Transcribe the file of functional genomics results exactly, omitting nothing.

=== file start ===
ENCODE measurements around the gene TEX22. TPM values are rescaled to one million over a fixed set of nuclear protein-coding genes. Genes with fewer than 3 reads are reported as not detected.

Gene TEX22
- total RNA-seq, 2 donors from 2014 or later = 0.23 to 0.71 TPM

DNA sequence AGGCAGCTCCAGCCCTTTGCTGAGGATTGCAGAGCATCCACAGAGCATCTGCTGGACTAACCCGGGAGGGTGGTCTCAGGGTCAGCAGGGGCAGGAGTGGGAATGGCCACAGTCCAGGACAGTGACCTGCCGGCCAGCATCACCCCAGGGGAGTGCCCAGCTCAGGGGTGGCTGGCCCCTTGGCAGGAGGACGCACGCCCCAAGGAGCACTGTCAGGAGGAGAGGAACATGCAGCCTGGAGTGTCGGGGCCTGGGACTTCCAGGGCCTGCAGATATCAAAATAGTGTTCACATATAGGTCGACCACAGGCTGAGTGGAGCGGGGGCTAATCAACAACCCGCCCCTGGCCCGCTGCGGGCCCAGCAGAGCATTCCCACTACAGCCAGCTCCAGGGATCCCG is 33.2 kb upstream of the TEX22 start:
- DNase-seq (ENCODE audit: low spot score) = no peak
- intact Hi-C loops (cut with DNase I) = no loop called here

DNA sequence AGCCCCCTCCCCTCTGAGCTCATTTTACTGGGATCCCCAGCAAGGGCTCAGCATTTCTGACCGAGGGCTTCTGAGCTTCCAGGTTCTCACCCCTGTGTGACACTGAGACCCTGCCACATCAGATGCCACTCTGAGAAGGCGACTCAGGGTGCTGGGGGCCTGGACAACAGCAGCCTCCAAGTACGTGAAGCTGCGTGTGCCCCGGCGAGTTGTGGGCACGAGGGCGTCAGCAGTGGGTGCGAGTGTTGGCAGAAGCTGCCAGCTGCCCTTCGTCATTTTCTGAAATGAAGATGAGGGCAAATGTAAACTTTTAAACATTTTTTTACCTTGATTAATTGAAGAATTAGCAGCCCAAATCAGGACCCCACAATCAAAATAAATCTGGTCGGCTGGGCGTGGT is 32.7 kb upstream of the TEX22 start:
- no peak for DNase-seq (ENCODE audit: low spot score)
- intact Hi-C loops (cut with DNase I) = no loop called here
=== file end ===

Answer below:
ENCODE measurements around the gene TEX22. TPM values are rescaled to one million over a fixed set of nuclear protein-coding genes. Genes with fewer than 3 reads are reported as not detected.

Gene TEX22
- total RNA-seq, 2 donors from 2014 or later = 0.23 to 0.71 TPM

DNA sequence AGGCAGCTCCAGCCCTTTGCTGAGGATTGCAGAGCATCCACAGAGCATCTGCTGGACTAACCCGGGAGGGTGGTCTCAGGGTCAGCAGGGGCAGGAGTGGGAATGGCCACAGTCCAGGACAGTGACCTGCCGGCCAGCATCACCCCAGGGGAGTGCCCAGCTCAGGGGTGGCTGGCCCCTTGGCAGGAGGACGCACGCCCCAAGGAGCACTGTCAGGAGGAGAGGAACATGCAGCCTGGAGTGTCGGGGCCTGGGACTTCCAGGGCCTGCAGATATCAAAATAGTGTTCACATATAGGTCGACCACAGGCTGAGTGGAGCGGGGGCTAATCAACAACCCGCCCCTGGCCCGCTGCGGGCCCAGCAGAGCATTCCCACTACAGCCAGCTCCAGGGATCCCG is 33.2 kb upstream of the TEX22 start:
- DNase-seq (ENCODE audit: low spot score) = no peak
- intact Hi-C loops (cut with DNase I) = no loop called here

DNA sequence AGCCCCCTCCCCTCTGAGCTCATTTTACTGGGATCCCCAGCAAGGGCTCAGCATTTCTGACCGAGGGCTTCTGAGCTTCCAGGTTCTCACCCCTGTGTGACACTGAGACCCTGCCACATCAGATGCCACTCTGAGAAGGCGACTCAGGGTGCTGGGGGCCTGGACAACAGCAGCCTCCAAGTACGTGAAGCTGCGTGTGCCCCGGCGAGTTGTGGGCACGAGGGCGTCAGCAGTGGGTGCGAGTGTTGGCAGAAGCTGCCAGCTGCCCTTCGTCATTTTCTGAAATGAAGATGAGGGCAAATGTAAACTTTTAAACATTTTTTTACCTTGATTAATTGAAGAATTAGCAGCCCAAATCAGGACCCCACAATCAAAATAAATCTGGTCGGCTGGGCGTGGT is 32.7 kb upstream of the TEX22 start:
- no peak for DNase-seq (ENCODE audit: low spot score)
- intact Hi-C loops (cut with DNase I) = no loop called here